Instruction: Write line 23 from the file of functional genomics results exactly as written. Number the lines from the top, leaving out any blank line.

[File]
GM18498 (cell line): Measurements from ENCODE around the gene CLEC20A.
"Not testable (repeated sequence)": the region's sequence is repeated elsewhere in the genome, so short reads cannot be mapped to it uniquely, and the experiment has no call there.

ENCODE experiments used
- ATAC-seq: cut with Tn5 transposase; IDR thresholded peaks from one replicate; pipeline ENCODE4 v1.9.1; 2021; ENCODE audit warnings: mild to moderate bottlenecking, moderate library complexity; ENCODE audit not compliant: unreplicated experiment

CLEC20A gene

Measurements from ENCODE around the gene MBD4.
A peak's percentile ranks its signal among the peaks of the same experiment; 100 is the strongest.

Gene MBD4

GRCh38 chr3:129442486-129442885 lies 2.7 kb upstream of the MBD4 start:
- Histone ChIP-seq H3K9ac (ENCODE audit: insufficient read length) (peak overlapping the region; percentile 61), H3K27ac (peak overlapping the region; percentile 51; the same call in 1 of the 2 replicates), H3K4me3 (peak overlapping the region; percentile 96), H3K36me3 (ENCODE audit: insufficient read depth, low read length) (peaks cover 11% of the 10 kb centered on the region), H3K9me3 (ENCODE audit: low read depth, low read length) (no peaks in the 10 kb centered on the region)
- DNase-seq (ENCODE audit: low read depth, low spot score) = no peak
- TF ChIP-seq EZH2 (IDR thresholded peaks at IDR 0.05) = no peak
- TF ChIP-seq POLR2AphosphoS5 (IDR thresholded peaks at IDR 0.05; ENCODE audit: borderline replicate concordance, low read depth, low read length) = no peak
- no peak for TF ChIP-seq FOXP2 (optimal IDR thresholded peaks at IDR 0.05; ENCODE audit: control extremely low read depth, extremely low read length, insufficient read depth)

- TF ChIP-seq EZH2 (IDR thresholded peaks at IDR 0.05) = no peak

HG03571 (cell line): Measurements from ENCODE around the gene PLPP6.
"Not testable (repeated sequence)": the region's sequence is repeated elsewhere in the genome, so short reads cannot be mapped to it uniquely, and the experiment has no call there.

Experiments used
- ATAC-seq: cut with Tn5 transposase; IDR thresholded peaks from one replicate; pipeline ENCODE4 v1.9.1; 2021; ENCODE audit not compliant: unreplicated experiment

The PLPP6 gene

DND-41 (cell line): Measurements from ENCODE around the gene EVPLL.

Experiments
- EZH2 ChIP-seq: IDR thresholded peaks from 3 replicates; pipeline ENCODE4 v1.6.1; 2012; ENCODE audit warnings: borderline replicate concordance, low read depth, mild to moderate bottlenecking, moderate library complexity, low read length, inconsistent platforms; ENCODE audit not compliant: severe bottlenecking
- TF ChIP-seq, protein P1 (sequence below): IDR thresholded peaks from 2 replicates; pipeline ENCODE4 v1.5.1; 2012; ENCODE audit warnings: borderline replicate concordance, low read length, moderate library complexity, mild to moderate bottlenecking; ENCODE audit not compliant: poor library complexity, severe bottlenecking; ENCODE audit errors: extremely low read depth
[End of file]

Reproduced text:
- EZH2 ChIP-seq: IDR thresholded peaks from 3 replicates; pipeline ENCODE4 v1.6.1; 2012; ENCODE audit warnings: borderline replicate concordance, low read depth, mild to moderate bottlenecking, moderate library complexity, low read length, inconsistent platforms; ENCODE audit not compliant: severe bottlenecking